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Open letter to the Mahidas: Build the hotel, but respect the spirit of the bylaw

In a joint letter to the editor four concernedGreat Barrington residents write: "If they are truly listening, then surely they are getting the message: Tearing down Searles to put in a new oversized 95 room hotel while pretending to “preserve” the historic site is not acceptable."

To the Editor:

It was impressive to see how much of the redesigned plan for the proposed hotel the Mahidas presented at the December public hearing had incorporated many of the suggestions made by the residents, business owners, and licensing boards in Great Barrington. It seems they really were listening, as they presented a proposal that attempts to recreate the “look” of Searles School — only on a much larger scale. For a moment, many of us felt truly hopeful.

What is troubling however, was how everyone on the Mahida/McCormick team managed to avoid using the words “raze” or “demolish.” Instead, the words “preservation,” “redevelopment” and “restoration” were used repeatedly.

This is terribly misleading. It is clear from the plans that the Mahidas propose to demolish Searles in order to get 95 rooms, bring the hotel closer to the road, add more levels, enlarge the overall footprint, and eliminate all of the mature trees in front of Searles. Do they realize that at four stories high and 90,000 square feet “The Berkshire” will be the largest building in our village? That’s hard for people to visualize, especially since human scale figures were absent from most of the architectural renderings.

We believe them when they say they are deeply committed to this town, and we respect the hard work they have put into building their businesses here. It is a wonderful thing. And as residents themselves, we are sure they also would want the laws upheld and enforced. So in the end, it’s disturbing that their presentation felt like a very slick pitch to convince the Selectboard (and the public) to disregard the spirit and intent of the bylaw passed in 2014.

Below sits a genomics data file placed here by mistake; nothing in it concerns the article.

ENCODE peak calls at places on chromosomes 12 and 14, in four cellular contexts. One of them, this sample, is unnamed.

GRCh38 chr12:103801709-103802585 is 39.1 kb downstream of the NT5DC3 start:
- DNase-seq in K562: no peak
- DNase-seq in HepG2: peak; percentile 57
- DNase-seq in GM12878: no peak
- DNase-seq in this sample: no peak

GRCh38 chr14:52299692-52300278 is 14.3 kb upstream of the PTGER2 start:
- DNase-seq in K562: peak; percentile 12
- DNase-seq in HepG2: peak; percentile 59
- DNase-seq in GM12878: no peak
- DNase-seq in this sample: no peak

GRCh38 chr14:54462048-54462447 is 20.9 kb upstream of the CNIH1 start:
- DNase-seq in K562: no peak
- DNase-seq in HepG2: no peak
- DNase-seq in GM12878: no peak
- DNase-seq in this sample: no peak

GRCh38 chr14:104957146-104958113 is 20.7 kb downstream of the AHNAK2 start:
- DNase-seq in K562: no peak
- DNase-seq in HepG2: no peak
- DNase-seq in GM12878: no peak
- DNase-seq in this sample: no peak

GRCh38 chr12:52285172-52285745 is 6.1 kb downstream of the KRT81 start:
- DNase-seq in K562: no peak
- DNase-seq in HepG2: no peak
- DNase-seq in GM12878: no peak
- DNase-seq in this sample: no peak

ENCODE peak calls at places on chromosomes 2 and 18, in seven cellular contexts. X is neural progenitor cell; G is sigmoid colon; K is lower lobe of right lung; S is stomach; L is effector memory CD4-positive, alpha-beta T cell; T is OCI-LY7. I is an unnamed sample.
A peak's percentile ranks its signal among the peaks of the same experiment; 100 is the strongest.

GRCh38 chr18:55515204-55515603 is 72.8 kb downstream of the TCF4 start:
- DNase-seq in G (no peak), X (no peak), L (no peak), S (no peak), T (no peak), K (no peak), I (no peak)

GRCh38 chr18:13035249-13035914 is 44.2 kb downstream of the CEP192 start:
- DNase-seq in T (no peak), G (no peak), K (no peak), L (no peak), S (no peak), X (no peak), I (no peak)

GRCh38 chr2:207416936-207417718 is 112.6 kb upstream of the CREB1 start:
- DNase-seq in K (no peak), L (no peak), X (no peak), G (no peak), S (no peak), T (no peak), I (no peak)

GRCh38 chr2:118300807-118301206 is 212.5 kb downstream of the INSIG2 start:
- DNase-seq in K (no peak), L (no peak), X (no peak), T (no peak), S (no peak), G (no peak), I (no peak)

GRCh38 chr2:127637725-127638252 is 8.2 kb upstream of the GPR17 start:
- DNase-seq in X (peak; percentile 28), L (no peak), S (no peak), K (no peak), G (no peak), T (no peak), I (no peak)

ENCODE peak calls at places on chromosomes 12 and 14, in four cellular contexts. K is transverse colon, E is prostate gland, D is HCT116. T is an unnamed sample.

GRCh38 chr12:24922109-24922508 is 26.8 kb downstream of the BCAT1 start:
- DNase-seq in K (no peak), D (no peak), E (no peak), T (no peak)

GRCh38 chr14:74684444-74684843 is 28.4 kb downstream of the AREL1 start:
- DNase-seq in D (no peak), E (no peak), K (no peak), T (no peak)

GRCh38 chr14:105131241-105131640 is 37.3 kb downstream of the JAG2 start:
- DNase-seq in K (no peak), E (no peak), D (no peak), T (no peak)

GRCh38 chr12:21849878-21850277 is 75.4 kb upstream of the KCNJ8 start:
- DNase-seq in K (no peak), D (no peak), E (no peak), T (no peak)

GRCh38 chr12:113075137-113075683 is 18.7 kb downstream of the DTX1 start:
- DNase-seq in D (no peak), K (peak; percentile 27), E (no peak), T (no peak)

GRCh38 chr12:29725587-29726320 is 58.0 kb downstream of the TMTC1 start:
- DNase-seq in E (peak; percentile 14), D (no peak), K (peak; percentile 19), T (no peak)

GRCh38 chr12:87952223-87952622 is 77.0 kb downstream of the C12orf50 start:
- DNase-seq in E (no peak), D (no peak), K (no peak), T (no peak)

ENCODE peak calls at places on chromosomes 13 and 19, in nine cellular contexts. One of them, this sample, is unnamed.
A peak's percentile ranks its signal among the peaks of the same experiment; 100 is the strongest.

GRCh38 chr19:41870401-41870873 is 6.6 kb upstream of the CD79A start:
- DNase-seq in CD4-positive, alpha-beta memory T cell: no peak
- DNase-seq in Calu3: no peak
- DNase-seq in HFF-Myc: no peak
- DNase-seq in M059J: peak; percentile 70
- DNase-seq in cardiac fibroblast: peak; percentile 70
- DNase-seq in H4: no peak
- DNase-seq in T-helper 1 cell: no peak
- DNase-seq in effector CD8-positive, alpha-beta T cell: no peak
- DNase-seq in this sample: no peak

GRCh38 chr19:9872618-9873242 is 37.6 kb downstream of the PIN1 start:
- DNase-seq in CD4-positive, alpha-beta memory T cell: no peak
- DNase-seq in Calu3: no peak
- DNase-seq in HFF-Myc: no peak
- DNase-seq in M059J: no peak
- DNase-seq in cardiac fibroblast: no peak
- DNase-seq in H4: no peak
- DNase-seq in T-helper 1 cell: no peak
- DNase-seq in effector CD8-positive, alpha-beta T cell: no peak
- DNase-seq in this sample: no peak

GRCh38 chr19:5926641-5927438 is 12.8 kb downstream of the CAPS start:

It is a bold move to disregard the obvious options that exist under the town bylaws: A) Take advantage of the historic designation for the Searles site by restoring the building and thereby earning the privilege of increase the number of rooms from 45 to 95, or B) tear down Searles and build a completely new hotel, abiding by the 45 room limit. They simply cannot have it both ways — seek historic designation on a building in order to get the 95 room special permit while demolishing the historic building that presented an opportunity for the variance in the first place.

If the Mahidas are committed to manifesting their dream of running a boutique hotel in downtown Great Barrington as they have publicly stated, why not really do it? Make the effort. It’s been done successfully thousands of times around the world. Restore and renovate Searles School into a true boutique hotel. Maximize the architectural and historical charm of the building as a draw for upscale visitors. Put in the appropriate number of rooms the school can comfortably accommodate — 45, 60, 90? Put in a quality farm-to-table restaurant, fitness center, pool, and library. Take advantage of all of the site’s unique qualities in a sensitive and sustainable way, restoring the entire property in the same respectful, dedicated and generous manner Jane Iredale and Bob Montgomery have demonstrated at Bryant School and elsewhere.

If they are truly listening, then surely they are getting the message: Tearing down Searles to put in a new oversized 95 room hotel while pretending to “preserve” the historic site is not acceptable.

Please build a true boutique hotel on the Searles site – just don’t misconstrue (or allow their counsel to misconstrue) the meaning of the bylaws passed by the residents of Great Barrington.

We support them in following their dreams but not by violating the town bylaws.

Lois Hobbs

Bob Luhman

Meryl Joseph

Gabrielle Senza

The writers are all residents of Great Barrington.


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